The aspect of Diggles that is most unusual is its dwarf management. Every one of your Diggles has a name, as well as a skill set that you create as you play the game. Initially, all Diggles start out the same, but as you set them to certain tasks, they acquire different skills. If you make your Diggle fight barefisted against Wuskers, he'll soon develop kung fu skills. Another Diggle whom you outfight with a sword will develop the swordfighting skill. A Diggle who works on stone mining gains the stone skill, and so forth. Books of knowledge that you find will also serve as bonuses to your Diggles' skills. And as your Diggles perform their designated tasks further, they'll improve in their skills. After a few short hours, your Diggles will have their own special strengths, lending themselves to certain tasks over others.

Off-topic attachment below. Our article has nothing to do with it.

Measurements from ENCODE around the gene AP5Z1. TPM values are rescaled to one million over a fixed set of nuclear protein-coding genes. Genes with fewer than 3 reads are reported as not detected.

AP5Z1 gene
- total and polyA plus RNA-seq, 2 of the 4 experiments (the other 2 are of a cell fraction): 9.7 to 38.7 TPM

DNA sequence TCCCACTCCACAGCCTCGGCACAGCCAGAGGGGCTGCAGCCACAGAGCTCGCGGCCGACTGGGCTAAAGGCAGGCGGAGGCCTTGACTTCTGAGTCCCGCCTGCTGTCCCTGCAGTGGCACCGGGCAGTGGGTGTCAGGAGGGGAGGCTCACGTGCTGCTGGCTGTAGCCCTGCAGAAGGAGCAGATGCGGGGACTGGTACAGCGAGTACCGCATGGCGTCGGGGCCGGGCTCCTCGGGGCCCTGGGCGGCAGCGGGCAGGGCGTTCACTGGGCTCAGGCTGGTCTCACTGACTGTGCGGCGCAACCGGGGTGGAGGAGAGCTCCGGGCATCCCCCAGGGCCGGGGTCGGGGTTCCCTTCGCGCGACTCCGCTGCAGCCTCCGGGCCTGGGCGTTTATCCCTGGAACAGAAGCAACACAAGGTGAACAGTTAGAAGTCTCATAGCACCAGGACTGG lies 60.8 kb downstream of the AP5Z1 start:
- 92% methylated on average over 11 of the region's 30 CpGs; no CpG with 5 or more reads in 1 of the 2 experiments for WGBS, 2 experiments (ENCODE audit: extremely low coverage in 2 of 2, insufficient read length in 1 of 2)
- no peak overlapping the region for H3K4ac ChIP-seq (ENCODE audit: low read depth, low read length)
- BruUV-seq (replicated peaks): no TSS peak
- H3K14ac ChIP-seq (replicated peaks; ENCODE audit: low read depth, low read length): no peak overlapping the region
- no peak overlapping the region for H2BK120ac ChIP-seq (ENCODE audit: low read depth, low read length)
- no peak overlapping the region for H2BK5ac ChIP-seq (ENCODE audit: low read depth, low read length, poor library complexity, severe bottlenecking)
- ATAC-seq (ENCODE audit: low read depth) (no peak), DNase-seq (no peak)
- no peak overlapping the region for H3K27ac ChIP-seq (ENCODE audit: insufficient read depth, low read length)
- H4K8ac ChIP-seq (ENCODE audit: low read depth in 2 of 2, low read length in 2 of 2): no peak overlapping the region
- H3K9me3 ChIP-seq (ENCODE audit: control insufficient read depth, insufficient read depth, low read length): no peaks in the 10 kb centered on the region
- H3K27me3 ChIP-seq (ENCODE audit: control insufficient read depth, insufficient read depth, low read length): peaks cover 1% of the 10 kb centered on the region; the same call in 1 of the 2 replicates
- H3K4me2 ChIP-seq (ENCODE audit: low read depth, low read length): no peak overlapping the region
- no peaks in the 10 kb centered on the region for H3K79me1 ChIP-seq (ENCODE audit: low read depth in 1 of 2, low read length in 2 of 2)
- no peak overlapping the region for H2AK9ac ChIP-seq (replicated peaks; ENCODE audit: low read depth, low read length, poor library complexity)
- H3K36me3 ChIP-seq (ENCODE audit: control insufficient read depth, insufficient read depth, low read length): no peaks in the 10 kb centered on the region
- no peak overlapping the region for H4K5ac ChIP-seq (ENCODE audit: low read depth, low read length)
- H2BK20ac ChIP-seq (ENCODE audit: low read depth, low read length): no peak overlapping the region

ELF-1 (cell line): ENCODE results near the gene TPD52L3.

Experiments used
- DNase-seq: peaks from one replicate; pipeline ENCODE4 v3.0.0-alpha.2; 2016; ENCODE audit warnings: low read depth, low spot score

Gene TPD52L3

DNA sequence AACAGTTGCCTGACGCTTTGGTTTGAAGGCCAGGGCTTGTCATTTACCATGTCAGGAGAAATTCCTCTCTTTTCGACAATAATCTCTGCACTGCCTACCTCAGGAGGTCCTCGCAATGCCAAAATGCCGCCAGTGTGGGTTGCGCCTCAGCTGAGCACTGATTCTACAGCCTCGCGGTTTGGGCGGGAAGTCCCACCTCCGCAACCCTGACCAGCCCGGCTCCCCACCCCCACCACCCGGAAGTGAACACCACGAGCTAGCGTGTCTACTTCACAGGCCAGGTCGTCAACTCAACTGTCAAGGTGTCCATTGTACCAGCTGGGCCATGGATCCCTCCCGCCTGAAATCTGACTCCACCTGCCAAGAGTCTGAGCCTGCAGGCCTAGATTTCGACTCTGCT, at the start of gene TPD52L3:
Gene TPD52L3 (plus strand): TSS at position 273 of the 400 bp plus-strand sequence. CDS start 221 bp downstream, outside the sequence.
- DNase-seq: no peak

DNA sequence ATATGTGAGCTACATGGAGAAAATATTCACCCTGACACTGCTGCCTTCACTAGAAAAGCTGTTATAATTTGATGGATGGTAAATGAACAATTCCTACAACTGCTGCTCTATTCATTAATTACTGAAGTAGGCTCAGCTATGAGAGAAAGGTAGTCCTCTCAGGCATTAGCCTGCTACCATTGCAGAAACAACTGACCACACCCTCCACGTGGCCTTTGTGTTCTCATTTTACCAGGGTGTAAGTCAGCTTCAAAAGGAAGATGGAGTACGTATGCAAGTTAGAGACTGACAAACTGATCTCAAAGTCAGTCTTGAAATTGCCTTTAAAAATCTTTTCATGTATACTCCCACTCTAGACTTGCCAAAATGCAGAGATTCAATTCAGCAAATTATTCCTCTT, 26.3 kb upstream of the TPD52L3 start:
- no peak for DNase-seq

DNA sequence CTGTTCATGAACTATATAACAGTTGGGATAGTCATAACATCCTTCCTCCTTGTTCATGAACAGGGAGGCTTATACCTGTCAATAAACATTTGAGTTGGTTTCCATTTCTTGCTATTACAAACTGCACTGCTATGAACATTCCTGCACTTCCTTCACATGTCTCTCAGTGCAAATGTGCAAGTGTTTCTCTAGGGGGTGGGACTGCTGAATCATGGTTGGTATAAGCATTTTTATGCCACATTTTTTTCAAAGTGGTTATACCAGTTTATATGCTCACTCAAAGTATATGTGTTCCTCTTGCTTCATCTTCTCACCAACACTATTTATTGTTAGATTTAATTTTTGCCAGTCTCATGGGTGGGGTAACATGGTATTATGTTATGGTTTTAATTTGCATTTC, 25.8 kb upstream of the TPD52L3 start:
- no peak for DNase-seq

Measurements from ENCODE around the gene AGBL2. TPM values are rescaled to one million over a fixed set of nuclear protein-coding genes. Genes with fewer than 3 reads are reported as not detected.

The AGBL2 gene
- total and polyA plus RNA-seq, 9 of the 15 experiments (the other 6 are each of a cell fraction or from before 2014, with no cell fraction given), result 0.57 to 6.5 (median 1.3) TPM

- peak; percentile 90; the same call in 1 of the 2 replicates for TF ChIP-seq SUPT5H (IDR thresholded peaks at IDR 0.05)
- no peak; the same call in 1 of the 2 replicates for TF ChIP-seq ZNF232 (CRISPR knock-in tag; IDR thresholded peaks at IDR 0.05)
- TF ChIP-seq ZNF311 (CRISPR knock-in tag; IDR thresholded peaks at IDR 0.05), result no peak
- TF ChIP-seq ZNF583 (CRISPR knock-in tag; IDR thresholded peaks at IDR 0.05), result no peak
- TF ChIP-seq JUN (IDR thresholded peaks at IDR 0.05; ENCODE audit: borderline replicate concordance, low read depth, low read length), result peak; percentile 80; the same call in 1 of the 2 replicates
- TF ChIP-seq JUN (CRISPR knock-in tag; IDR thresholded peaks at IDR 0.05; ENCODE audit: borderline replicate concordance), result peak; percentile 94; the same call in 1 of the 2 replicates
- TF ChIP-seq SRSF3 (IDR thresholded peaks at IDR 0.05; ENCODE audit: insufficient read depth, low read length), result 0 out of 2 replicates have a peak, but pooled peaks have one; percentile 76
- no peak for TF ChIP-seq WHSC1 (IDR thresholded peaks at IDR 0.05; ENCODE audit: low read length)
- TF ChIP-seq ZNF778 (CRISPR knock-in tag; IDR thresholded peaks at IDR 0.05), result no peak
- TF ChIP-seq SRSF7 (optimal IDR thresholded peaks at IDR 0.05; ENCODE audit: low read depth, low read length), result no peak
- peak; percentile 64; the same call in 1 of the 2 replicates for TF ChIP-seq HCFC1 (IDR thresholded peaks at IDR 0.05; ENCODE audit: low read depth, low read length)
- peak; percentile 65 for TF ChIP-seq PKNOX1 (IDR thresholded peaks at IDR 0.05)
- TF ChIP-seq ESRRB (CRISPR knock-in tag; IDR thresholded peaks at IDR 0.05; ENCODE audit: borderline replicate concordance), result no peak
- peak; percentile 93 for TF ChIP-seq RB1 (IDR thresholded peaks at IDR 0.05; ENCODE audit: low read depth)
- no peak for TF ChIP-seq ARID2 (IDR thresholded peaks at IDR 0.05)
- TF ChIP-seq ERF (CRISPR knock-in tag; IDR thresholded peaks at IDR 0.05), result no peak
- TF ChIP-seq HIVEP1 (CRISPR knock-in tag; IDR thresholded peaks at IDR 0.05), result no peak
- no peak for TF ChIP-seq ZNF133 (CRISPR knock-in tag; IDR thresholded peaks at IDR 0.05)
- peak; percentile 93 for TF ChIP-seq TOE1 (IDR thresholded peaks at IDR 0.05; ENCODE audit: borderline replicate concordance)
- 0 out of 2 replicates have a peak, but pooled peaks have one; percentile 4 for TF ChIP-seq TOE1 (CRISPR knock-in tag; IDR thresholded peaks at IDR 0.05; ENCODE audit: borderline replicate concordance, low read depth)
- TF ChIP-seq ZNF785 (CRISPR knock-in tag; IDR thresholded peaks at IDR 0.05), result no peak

All Diggles are high maintenance in that they require a lot of micromanagement to get the best results out of them. Each Diggle has a rating for health, food, awareness, and mood. In addition, they all have a work schedule that must be watched and maintained. As time passes, all Diggles start to get hungry, and you always have to keep them well-fed with grilled mushrooms and hamsters--if you don't, they'll start to be sluggish and unproductive. In addition, if you overwork Diggles, they become sleepy and irritable, losing awareness and mood. To make sure your Diggles are always efficient, you need to set their work and leisure time. During leisure time, Diggles will retire to tents to sleep, mill about and play, or procreate (if you can get a male and female Diggle to rest at the same time). You can maintain a healthy balance between work and play or drive your Diggles into the ground. If you do the latter, though, you can always improve Diggle mood by giving them beer--created at the brewery--although at the cost of awareness. A fairly deep economic model for the game's various foods and items is at work here, and it is not unlike the one in the Settlers series, although by no means as complex.